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pez5767

Asymmetric Balance... it could work.

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So, I have had a few thoughts about "balance" today.

A friend and I played the first scenario for the Season of War campaign last Thursday and had a great time. For those who don't know the game requires 3 units of 10+ models and divides the battlefield into 4 regions (frontline A/B and army territory A/B). The goal is to cross the battlefield and have the most units in the opponents territory at the end of 5 turns, failing that, you want to have the most units in the opponent's frontline. The game was a hotly contested affair, with excellent tension and multiple cinematic moments as each side tried to break the other's line. Despite the fact that the Stormcast killed every unit of BloodBound to the man, the game ended in a draw.

After a quick chat, we decided to play with the following small armies:

Stormcast Eternals:

  • 1 Lord Relictor (General)
  • 10 Liberators with Shield
  • 10 Liberators with Shield
  • 10 Judicators with Bows

Khorne BloodBound:

  • 1 Blood Secrator (General)
  • 10 Blood Warriors
  • 20 Blood Reavers
  • 20 Blood Reavers

So, as I said, the BloodBound were wiped out by turn 3, but due to the mission they were able to redeploy. Because of their speed and a lucky turn of initiative order, I was effectively able to run the BloodBound units up as a second wave and reengage at mid field without allowing the Stormcast to gain much ground and hold out for a draw by extending my Reaver line to wrap around the remaining Liberators..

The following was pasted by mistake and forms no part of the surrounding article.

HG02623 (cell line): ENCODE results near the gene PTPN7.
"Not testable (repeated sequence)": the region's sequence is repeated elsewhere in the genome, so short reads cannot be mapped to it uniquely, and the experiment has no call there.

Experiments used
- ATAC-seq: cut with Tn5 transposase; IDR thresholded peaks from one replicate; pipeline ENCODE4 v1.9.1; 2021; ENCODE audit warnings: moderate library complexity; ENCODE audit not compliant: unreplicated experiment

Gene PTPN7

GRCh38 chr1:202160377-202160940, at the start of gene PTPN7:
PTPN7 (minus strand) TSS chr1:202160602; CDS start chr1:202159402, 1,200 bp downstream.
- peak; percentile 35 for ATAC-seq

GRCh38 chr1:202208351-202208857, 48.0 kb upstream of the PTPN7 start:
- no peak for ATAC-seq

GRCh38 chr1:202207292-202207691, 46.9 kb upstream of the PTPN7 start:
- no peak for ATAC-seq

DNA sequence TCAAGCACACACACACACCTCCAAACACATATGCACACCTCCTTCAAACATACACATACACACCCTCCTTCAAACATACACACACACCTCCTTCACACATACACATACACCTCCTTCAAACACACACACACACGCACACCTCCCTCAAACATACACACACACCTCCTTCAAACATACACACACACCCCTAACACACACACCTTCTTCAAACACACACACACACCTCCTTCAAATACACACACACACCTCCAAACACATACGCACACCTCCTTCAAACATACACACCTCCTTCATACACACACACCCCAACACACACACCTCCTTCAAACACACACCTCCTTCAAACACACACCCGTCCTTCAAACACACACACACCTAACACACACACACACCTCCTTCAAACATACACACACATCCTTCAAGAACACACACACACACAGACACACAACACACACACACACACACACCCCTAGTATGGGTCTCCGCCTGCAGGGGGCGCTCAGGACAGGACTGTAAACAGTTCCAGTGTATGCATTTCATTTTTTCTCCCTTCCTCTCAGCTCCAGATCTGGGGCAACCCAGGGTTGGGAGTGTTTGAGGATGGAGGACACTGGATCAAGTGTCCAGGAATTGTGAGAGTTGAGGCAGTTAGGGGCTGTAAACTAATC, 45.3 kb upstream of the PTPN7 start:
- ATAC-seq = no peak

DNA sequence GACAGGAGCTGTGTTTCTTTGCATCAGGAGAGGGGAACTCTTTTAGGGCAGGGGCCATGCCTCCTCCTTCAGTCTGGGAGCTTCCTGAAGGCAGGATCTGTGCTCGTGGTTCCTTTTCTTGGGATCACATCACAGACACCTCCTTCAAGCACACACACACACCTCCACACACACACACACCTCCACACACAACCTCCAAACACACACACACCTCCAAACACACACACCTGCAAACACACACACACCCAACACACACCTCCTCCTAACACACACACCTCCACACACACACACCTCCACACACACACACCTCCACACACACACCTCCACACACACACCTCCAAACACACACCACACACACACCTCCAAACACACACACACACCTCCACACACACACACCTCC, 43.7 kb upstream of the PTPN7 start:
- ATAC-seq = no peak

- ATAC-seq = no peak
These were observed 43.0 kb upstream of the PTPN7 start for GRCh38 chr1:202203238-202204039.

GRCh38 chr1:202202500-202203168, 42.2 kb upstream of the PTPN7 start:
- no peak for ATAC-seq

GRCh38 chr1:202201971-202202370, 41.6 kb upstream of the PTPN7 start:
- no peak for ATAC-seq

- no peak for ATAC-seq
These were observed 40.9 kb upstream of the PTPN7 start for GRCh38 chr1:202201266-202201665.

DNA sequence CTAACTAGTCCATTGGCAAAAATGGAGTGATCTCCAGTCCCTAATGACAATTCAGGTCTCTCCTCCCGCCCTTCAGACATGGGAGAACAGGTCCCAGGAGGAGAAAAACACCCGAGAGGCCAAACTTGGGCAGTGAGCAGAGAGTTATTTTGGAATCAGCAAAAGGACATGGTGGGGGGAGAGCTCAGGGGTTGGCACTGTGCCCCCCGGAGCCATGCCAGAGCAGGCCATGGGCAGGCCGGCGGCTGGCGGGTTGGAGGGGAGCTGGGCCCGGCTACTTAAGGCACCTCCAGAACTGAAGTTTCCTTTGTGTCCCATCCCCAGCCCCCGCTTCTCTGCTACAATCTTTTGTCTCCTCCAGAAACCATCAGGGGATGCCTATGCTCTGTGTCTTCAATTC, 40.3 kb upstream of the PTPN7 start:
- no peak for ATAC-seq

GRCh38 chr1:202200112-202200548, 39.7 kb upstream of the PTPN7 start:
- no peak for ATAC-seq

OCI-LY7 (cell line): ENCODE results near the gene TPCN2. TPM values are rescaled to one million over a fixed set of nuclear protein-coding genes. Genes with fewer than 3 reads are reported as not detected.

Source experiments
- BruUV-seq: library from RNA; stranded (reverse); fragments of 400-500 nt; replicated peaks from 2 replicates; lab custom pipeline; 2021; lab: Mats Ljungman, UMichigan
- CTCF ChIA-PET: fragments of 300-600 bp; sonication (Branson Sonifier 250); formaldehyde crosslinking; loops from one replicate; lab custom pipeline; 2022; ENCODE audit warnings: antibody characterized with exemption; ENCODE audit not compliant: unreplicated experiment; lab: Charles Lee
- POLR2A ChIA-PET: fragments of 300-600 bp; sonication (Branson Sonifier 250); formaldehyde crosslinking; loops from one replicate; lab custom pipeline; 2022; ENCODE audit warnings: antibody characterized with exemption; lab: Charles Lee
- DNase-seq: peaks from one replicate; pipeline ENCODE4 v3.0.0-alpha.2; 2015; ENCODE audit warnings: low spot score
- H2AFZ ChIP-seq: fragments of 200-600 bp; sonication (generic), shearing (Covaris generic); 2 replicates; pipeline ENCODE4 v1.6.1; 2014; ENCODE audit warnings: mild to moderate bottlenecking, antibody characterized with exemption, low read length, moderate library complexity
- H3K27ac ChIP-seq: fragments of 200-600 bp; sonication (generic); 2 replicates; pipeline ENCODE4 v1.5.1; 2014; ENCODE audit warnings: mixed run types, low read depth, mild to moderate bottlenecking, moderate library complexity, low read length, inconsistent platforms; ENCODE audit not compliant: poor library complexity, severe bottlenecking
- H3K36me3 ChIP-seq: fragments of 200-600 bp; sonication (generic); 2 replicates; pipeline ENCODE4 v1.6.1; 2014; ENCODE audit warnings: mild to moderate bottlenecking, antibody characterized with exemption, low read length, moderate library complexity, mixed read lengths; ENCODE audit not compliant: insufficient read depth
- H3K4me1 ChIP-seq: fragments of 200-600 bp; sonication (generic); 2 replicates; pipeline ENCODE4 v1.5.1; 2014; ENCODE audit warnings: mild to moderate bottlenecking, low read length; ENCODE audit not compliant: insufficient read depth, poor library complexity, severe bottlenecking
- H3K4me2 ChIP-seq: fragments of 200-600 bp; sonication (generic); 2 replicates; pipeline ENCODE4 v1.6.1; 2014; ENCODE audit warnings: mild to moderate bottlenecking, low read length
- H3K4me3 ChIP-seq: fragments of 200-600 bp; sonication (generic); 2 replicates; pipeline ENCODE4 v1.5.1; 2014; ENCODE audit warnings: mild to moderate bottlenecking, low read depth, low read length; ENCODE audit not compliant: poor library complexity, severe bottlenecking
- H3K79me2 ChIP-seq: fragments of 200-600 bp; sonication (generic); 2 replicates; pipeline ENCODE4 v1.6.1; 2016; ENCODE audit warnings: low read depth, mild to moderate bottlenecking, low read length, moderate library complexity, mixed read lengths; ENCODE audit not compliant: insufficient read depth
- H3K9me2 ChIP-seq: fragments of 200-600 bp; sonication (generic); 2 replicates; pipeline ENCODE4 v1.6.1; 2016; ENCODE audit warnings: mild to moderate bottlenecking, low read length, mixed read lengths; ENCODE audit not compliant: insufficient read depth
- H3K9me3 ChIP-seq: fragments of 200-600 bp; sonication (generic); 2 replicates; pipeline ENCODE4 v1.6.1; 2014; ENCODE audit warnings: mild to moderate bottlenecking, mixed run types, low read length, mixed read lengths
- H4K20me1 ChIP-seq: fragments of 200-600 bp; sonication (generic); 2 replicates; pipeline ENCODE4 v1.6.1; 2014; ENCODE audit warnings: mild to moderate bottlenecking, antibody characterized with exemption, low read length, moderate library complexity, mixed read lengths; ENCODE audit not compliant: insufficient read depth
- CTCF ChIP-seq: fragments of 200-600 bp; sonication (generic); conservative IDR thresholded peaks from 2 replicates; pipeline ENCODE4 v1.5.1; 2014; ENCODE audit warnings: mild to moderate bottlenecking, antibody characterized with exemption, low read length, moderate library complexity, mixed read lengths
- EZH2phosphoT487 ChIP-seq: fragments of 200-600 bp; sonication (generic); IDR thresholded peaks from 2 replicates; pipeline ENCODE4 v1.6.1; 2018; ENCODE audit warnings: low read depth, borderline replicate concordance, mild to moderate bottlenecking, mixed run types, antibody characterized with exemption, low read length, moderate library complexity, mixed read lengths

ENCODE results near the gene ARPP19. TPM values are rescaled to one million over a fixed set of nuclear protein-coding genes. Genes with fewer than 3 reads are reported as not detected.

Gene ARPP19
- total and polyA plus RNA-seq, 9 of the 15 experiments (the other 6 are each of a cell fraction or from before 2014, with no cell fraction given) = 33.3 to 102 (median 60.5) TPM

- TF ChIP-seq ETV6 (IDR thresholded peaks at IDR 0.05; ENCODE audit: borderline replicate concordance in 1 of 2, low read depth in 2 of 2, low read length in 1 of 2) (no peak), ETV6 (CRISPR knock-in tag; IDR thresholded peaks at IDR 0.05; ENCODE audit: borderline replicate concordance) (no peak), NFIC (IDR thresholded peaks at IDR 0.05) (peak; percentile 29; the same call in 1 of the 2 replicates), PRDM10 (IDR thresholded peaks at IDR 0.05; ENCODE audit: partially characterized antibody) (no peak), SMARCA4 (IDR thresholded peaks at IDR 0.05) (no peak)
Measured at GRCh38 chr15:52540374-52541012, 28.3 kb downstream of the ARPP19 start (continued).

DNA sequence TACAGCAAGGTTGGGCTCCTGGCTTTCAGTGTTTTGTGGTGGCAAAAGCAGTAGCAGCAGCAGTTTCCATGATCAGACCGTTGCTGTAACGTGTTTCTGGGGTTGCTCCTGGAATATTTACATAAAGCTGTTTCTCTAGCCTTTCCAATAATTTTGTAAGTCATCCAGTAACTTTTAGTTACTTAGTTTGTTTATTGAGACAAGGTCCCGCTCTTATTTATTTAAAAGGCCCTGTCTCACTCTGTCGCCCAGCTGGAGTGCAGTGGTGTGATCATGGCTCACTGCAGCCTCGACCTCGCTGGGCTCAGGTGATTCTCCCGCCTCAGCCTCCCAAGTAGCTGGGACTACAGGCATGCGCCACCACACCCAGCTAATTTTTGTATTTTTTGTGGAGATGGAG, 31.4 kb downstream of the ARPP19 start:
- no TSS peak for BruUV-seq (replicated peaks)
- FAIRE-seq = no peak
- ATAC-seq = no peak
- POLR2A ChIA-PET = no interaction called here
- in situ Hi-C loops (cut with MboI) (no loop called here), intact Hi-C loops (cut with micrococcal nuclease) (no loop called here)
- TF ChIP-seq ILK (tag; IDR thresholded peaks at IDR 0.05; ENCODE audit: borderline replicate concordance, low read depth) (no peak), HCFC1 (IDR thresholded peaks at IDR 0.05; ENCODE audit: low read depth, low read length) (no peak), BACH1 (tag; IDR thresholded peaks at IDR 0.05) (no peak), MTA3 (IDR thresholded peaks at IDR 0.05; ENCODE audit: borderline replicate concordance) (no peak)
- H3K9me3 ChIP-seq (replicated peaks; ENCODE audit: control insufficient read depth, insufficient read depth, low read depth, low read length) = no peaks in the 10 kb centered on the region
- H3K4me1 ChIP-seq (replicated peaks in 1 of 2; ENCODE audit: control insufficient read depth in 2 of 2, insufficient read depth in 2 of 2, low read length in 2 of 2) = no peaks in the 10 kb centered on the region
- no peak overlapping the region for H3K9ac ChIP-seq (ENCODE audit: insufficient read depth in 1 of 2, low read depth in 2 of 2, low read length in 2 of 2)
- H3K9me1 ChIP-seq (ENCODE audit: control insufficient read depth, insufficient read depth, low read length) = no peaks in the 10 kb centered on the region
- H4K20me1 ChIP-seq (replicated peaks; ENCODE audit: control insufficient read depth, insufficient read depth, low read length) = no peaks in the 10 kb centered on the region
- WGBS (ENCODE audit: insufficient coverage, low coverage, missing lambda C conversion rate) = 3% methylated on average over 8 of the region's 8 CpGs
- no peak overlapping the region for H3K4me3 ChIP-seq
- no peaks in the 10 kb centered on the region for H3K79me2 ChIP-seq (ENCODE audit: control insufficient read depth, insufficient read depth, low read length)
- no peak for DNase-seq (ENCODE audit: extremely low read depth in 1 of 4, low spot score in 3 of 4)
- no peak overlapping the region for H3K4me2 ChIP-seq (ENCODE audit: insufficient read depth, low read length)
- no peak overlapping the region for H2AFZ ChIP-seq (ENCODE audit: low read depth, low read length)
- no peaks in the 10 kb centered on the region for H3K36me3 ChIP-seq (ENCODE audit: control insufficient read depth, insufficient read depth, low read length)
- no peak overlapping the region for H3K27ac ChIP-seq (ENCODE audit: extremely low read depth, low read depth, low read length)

After the game we went ahead and looked in the General's Handbook and there was about a 250pt difference between the 2 forces; a substantial difference since the Stormcasts, which were more valuable, were only about a 900pt. army. We discussed what would be a fair match-play change to my list and agreed to run it again next week.

However, in the time since then, I've spent a fair amount of time thinking about the notion of balance in this game. I felt very comfortable going into the game with my BloodBound army. I knew his Judicators would be a problem, but I was fairly confident my Reavers would be able to push through the Liberator line. I, of course, was wrong, but that doesn't change that I felt good about my odds, and in the end, the game results panned out that the two forces were even. Perhaps, that's more important than the numbers? In a sense, wasn't I "betting" I could beat him with a lesser force? But, if I'm honest, I didn't think I had a lesser force until he started cutting down Reavers at an alarming rate. Obviously, this was just one mission and one game, but in all reality had he not rolled incredibly well for his armor saves (15 in a row at one point), I very well might have won the game. While, by the numbers, my BloodBound were grossly out-matched, they were a force which was sufficient to the task at hand. In some regards, that was more rewarding. Maybe approaching missions and building armies to a thematic/representative force is a better system of balance?